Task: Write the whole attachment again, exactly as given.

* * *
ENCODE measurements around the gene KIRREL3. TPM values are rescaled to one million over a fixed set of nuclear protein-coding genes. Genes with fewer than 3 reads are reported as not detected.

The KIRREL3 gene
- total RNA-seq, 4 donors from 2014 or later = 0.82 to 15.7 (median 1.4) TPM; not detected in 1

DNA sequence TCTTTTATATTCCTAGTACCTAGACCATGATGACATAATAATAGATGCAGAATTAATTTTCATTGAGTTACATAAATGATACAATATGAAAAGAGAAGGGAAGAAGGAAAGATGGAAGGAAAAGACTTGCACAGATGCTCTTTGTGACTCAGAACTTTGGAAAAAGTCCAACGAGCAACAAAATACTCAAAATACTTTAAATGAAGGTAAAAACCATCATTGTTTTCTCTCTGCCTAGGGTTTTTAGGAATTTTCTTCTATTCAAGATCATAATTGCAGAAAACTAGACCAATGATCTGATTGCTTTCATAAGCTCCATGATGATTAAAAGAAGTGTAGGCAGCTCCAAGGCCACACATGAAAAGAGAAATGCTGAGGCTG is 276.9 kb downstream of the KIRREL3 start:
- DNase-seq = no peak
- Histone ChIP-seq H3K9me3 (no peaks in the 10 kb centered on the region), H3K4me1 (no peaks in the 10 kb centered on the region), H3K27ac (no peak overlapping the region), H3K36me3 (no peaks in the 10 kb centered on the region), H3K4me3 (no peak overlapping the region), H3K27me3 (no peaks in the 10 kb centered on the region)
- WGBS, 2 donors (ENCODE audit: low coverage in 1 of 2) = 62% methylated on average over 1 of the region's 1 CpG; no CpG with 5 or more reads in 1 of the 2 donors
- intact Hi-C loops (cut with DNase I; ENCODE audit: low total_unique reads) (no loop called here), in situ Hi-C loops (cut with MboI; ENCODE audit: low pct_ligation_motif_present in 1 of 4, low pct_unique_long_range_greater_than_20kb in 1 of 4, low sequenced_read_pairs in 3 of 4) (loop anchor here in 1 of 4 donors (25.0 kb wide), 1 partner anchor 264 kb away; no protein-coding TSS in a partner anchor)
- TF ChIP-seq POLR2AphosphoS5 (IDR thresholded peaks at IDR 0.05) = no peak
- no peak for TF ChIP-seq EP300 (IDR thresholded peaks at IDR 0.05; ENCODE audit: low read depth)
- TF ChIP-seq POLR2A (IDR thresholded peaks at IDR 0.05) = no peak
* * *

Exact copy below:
ENCODE measurements around the gene KIRREL3. TPM values are rescaled to one million over a fixed set of nuclear protein-coding genes. Genes with fewer than 3 reads are reported as not detected.

The KIRREL3 gene
- total RNA-seq, 4 donors from 2014 or later = 0.82 to 15.7 (median 1.4) TPM; not detected in 1

DNA sequence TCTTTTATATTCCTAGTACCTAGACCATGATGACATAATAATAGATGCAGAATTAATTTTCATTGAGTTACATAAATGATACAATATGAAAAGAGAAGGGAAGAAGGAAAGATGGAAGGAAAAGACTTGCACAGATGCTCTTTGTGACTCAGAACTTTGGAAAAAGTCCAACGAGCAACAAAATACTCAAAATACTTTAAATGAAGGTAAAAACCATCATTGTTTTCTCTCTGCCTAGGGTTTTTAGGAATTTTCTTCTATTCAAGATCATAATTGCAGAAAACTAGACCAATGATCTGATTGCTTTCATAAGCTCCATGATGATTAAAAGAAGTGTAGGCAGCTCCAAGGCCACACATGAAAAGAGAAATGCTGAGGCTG is 276.9 kb downstream of the KIRREL3 start:
- DNase-seq = no peak
- Histone ChIP-seq H3K9me3 (no peaks in the 10 kb centered on the region), H3K4me1 (no peaks in the 10 kb centered on the region), H3K27ac (no peak overlapping the region), H3K36me3 (no peaks in the 10 kb centered on the region), H3K4me3 (no peak overlapping the region), H3K27me3 (no peaks in the 10 kb centered on the region)
- WGBS, 2 donors (ENCODE audit: low coverage in 1 of 2) = 62% methylated on average over 1 of the region's 1 CpG; no CpG with 5 or more reads in 1 of the 2 donors
- intact Hi-C loops (cut with DNase I; ENCODE audit: low total_unique reads) (no loop called here), in situ Hi-C loops (cut with MboI; ENCODE audit: low pct_ligation_motif_present in 1 of 4, low pct_unique_long_range_greater_than_20kb in 1 of 4, low sequenced_read_pairs in 3 of 4) (loop anchor here in 1 of 4 donors (25.0 kb wide), 1 partner anchor 264 kb away; no protein-coding TSS in a partner anchor)
- TF ChIP-seq POLR2AphosphoS5 (IDR thresholded peaks at IDR 0.05) = no peak
- no peak for TF ChIP-seq EP300 (IDR thresholded peaks at IDR 0.05; ENCODE audit: low read depth)
- TF ChIP-seq POLR2A (IDR thresholded peaks at IDR 0.05) = no peak